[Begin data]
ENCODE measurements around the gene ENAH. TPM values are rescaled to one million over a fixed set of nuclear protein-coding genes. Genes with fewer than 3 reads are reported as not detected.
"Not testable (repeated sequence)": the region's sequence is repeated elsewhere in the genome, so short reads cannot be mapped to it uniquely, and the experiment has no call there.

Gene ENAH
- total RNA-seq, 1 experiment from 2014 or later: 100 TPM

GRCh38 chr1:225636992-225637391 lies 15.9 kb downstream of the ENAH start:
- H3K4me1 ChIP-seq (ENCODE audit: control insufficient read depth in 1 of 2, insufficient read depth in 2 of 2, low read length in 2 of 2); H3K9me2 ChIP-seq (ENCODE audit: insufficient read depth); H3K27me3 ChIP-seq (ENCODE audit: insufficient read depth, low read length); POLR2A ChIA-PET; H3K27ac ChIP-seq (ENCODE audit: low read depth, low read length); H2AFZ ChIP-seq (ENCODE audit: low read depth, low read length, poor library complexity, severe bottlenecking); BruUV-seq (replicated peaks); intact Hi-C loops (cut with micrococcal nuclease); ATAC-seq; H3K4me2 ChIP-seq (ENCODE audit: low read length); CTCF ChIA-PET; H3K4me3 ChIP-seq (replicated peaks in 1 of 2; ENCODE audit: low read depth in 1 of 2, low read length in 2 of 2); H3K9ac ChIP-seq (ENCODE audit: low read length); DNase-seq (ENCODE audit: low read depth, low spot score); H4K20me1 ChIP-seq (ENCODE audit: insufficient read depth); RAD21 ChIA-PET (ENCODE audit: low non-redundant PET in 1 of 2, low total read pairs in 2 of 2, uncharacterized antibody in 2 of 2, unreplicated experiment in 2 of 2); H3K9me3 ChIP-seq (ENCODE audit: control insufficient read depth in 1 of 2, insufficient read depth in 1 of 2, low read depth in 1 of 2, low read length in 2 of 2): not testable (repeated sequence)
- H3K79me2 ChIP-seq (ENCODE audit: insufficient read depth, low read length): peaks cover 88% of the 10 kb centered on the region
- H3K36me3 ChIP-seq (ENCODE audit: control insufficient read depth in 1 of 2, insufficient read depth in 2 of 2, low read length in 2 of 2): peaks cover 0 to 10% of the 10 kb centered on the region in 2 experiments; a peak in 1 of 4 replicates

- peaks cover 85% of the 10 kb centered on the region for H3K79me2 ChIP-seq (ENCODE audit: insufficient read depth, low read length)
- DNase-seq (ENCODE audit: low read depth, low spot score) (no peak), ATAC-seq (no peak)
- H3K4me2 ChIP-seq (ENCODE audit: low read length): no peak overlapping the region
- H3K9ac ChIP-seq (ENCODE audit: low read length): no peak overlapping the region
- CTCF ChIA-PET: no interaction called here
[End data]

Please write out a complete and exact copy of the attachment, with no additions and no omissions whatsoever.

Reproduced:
ENCODE measurements around the gene ENAH. TPM values are rescaled to one million over a fixed set of nuclear protein-coding genes. Genes with fewer than 3 reads are reported as not detected.
"Not testable (repeated sequence)": the region's sequence is repeated elsewhere in the genome, so short reads cannot be mapped to it uniquely, and the experiment has no call there.

Gene ENAH
- total RNA-seq, 1 experiment from 2014 or later: 100 TPM

GRCh38 chr1:225636992-225637391 lies 15.9 kb downstream of the ENAH start:
- H3K4me1 ChIP-seq (ENCODE audit: control insufficient read depth in 1 of 2, insufficient read depth in 2 of 2, low read length in 2 of 2); H3K9me2 ChIP-seq (ENCODE audit: insufficient read depth); H3K27me3 ChIP-seq (ENCODE audit: insufficient read depth, low read length); POLR2A ChIA-PET; H3K27ac ChIP-seq (ENCODE audit: low read depth, low read length); H2AFZ ChIP-seq (ENCODE audit: low read depth, low read length, poor library complexity, severe bottlenecking); BruUV-seq (replicated peaks); intact Hi-C loops (cut with micrococcal nuclease); ATAC-seq; H3K4me2 ChIP-seq (ENCODE audit: low read length); CTCF ChIA-PET; H3K4me3 ChIP-seq (replicated peaks in 1 of 2; ENCODE audit: low read depth in 1 of 2, low read length in 2 of 2); H3K9ac ChIP-seq (ENCODE audit: low read length); DNase-seq (ENCODE audit: low read depth, low spot score); H4K20me1 ChIP-seq (ENCODE audit: insufficient read depth); RAD21 ChIA-PET (ENCODE audit: low non-redundant PET in 1 of 2, low total read pairs in 2 of 2, uncharacterized antibody in 2 of 2, unreplicated experiment in 2 of 2); H3K9me3 ChIP-seq (ENCODE audit: control insufficient read depth in 1 of 2, insufficient read depth in 1 of 2, low read depth in 1 of 2, low read length in 2 of 2): not testable (repeated sequence)
- H3K79me2 ChIP-seq (ENCODE audit: insufficient read depth, low read length): peaks cover 88% of the 10 kb centered on the region
- H3K36me3 ChIP-seq (ENCODE audit: control insufficient read depth in 1 of 2, insufficient read depth in 2 of 2, low read length in 2 of 2): peaks cover 0 to 10% of the 10 kb centered on the region in 2 experiments; a peak in 1 of 4 replicates

- peaks cover 85% of the 10 kb centered on the region for H3K79me2 ChIP-seq (ENCODE audit: insufficient read depth, low read length)
- DNase-seq (ENCODE audit: low read depth, low spot score) (no peak), ATAC-seq (no peak)
- H3K4me2 ChIP-seq (ENCODE audit: low read length): no peak overlapping the region
- H3K9ac ChIP-seq (ENCODE audit: low read length): no peak overlapping the region
- CTCF ChIA-PET: no interaction called here